Among these different doping techniques, except a higher surface B concentration, B2H6 PLAD demonstrates a best match of the retained B profile in depth with beam-line atomic 11B implant including a similar xj and junction abruptness.

Click to Enlarge
Figure 2. Sheet resistance RS of different doping techniques. 4PP, RSL, and DHE RS are measured by 4 point-probe, non-contact, and CAOT/DHE methods, respectively.

Figure 2 plots and compares three sheet resistances, 4PP RS, non-contact RSL, and DHE RS, in which 4PP RS and RSL data demonstrate a very good consistency, and 4PP RS, RSL, and DHE RS data demonstrate a fairly good consistency. Cluster B implants show the highest RS due to the higher self-sputtering effect. BF2 implant also shows a relatively higher RS due to its higher self-sputtering and reactive ion etching (RIE) effects. BF3 PLAD and C2B10H12 implants show slightly higher RS. B2H6 PLAD, with beam-line atomic 11B and molecular B18H22 implants, shows the lowest RS.

Self-sputtering effects of these doping techniques are measured separately using the ARXPS technique [12]. Beam-line atomic 11B shows negligible (~0.16nm) self-sputtering effect under its implant condition. Both B18H22 and C2B10H12 show slightly higher self-sputtering effects, but still can be negligible. Cluster B and BF2 implants show significant Si removal (~1.5nm and ~1.2nm, respectively, under their implant conditions) from self-sputtering or RIE effects, respectively. These self-sputtering or RIE effects cause a shallower xj and more B impurity loss so that RS could be higher and saturated. However, the resulting shallower xj on blanket wafer is not a real device xj compared with an SDE baseline of the device structure. For an evaluation of RS-xj characteristics of the device structure, the Si removal by self-sputtering or etching effects must be taken into account. B2H6 and BF3 PLAD processes have no self-sputtering or etching effects, but with little deposition under their implant conditions [12]. The deposition layer can be easily removed by optimized strip and clean processes.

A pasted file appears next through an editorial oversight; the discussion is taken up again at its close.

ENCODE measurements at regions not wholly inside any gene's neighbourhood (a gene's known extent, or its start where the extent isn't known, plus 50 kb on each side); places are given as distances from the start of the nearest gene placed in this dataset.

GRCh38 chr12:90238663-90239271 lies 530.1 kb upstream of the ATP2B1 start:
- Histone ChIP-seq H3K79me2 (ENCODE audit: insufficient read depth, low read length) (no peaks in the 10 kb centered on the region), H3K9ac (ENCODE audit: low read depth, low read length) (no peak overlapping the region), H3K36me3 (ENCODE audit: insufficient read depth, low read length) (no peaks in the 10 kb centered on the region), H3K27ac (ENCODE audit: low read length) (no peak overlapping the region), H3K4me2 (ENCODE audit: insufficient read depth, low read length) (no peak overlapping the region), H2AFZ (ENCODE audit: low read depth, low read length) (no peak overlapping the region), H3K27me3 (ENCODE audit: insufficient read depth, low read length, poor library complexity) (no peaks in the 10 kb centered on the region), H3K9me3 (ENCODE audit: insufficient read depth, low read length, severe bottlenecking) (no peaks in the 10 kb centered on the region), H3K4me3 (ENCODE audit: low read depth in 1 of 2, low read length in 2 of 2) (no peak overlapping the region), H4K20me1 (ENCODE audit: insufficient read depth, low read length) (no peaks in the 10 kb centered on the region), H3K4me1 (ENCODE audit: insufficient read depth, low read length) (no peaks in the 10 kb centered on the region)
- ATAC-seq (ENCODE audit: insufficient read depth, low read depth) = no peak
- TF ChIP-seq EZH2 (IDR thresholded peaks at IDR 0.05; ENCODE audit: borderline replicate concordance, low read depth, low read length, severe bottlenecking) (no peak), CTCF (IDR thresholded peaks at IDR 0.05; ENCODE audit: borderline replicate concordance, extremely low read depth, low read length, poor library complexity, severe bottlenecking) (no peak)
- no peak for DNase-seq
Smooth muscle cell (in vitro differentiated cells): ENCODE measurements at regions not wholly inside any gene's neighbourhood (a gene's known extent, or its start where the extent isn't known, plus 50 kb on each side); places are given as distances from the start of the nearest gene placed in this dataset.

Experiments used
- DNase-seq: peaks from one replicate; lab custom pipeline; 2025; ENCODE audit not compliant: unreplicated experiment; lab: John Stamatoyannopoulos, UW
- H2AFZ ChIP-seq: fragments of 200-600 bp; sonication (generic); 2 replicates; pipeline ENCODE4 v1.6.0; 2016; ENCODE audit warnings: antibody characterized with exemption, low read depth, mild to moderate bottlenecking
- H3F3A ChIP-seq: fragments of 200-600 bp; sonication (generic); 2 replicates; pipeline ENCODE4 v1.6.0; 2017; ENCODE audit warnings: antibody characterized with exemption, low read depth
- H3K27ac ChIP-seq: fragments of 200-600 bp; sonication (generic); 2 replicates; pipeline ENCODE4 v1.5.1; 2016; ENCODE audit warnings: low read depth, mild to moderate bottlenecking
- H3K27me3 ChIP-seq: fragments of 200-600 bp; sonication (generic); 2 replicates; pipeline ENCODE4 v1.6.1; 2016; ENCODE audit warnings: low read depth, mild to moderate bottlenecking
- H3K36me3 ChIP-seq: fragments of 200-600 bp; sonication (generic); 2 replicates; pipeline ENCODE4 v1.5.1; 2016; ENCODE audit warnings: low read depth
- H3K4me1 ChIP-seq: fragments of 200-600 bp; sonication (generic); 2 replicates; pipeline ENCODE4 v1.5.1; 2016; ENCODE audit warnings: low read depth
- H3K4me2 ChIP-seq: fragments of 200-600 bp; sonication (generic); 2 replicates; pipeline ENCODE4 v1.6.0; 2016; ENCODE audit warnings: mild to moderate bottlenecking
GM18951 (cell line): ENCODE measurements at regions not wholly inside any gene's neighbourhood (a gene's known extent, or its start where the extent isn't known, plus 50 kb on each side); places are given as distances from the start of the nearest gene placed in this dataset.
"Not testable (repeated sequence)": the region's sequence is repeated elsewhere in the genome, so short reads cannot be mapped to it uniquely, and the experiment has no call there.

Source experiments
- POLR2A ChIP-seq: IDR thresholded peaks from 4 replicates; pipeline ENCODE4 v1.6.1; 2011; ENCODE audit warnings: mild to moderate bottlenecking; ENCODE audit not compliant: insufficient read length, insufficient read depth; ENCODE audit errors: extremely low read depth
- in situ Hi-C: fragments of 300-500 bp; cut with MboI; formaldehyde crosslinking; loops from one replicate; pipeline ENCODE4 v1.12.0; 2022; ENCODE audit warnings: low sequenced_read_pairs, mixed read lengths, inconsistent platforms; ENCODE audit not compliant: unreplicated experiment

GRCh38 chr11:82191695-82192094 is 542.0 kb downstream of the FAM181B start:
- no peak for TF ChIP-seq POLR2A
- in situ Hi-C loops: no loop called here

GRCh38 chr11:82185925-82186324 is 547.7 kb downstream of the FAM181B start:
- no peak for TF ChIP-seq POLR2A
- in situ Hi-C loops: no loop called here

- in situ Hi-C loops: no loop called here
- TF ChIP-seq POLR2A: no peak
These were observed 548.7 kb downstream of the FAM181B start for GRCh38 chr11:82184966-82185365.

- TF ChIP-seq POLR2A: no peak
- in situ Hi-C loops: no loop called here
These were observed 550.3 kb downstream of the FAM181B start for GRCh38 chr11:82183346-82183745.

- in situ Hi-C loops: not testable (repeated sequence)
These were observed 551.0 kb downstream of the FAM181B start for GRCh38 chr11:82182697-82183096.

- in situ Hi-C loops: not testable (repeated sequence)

Figure 3. RS-xj characteristics of different doping techniques a) including all doping techniques, and b) excluding BF2 and cluster B implants and zoom-in.

Figure 3 plots and compares RS-xj characteristics of different doping techniques (Fig. 3a) including all doping techniques and (Fig 3b) excluding BF2 and cluster B implants and zoom-in. The self-sputtering or RIE effects of cluster B and BF2 implants on xj have been taken into account. Among the evaluated doping techniques, B2H6 PLAD and B18H22 beam-line implants show best RS-xj characteristics. BF3 PLAD shows comparable RS-xj characteristics with beam-line 11B implant. C2B10H12 shows slightly worse RS-xj characteristics than beam-line 11B implant. Beam-line BF2 and cluster B show the worst RS-xj characteristics due to their self-sputtering, or RIE, effects.

Figure 4. RS×xj product characteristics and junction abruptness of different doping techniques.

Figure 4 plots and compares RS×xj product and junction abruptness data of different doping techniques. B2H6 PLAD and B18H22 implants show a best RS×xj product with a best trade-off of junction abruptness. Beam-line 11B and C2B10H12 show a fairly good trade-off of RS×xj product and abruptness. Beam-line BF2 shows a reasonable abruptness, but with a relatively larger RS×xj product. BF3 PLAD shows a reasonable RS×xj product, but with the largest abruptness (less abrupt). Cluster B implant shows the lowest abruptness (more abrupt), but with the largest RS×xj product.

Figure 5. Correlations of 4PP RS versus activated B dose and carrier (hole) dose of different doping techniques.

Figure 5 plots and compares correlations of 4PP RS versus activated B doses and carrier (hole) doses. Activated B doses are calculated from SIMS profiles by integrating B profiles under boron solid solubility (BSS) level, in which BSS is ~1.8×1020/cm3 at 1000ºC anneal temperature [15].